Omaha girls enroll, rock
With help of a UNO alumna, local organization offers girls an opportunity to build self-esteem
Published: Tuesday, February 12, 2013
Updated: Tuesday, February 12, 2013 10:02
Rachel Tomlinson Dick sank into her cobalt blue mid-century modern chair and exhaled.
After hauling, with fellow volunteers, 10 drum kits and an array of guitars, basses, keyboards and microphones last Saturday, she was exhausted.
But the UNO alumna and volunteer co-coordinator of Omaha Girls Rock was energized by the summer camp’s brand new equipment and potential new home, the Holland Performing Arts Center. Dick is entering her third year with the organization.
“We won’t have to borrow instruments or get donations every year, either. We have all of our own gear for the camp,” Dick said. “We have enough stuff for around 10 bands.”
Clad in vertically-striped, baggy overalls and clear-framed glasses, the former director of the Women’s Resource Center and guitarist/vocalist for the two-piece riot girl act, The Wayward Little Satan Daughters, said she was initially drawn to Omaha Girls Rock because it reconciled her first two passions: art and feminism.
“It just seemed like something I needed to be involved with,” Dick said. “I remember thinking: there is a way to combine art, my academic training and my political ethos. Because for so long it seemed like I had to choose. I could choose to be in academia and continue with gender studies, or art.”
The week-long event, which coaches girls from ages 8 to 18 in songwriting and instrument training and culminates with campers performing original songs at the Slowdown, features more than just rock and roll, she said.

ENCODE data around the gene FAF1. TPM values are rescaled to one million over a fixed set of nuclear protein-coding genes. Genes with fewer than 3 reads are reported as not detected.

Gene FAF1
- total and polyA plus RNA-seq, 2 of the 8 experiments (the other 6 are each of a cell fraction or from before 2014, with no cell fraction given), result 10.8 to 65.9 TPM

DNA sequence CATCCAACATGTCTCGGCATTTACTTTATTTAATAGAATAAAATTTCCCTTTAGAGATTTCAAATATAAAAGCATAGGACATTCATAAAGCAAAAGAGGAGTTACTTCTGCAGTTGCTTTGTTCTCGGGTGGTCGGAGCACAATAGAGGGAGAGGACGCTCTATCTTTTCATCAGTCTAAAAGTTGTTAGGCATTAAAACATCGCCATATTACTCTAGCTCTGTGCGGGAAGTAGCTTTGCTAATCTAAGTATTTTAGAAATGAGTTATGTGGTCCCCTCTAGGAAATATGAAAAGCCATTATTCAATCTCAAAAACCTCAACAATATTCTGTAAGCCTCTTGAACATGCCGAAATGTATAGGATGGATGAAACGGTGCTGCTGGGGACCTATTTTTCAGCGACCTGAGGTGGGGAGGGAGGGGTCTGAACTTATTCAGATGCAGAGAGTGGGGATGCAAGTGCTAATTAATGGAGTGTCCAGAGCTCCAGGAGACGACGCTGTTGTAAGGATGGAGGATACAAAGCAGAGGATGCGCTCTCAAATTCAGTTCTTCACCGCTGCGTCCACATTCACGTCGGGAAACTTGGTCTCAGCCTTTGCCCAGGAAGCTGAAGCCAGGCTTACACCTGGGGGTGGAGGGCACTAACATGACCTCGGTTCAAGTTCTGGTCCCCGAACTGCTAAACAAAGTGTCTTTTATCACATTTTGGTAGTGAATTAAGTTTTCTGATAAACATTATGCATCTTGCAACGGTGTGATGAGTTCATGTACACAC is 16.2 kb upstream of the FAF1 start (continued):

“Women are still very underrepresented. Even in popular music, females are most often relegated to token or objectified positions in bands,” Dick said. “But the main crux of the camp is not just the music, it’s using that as a means to empower girls and empower women.”
Throughout a typical camp day, enrollees attend workshops emphasizing self-esteem and team building, she said, and are also taught gendered social issues including, “beauty ideals and harmful representations of women in the media.”
It’s these workshops that inform the “rock” feature of the camp, she said.
Last year, Dick coached The Gummy Bear Gals, a three-piece band who wrote and performed the song “Rebel Girls.” The year before—the camp’s inaugural year—she coached The Pandas of Peace, a collection of 8- and 9-years-olds who wrote and performed “Fight for Justice.”
“All of them had this sense of power in what they were doing,” Dick said. “We encouraged them to write songs that were empowering and uplifting, but in the end, it was all them.”
Other staff members include founder and executive director Stefanie Drootin-Senseney of The Good Life, Laura Burhenn of The Mynabirds and Orenda Fink of Azure Ray, who also wrote the camp’s song: “We’re the girls of Omaha / We love to sing and we love to rock / It’s so easy when you believe you can do anything...”
The experience costs around $350 dollars, Dick said, but full and partial scholarships based on need and income are made available to a portion of enrollees.
“Having diversity at the camp is hugely important.”
And while Dick wishes a rock camp for girls had existed in her own youth, she said the camp has positively impacted her self-esteem, which is especially important now that she’s a role-model.
“Because if I believe it’s true for them, that their voice matters, that they don’t have to ask for permission, that they should just do what they do, that the world is better off hearing their voices—if I believe that for them, I have to believe that for myself, too.”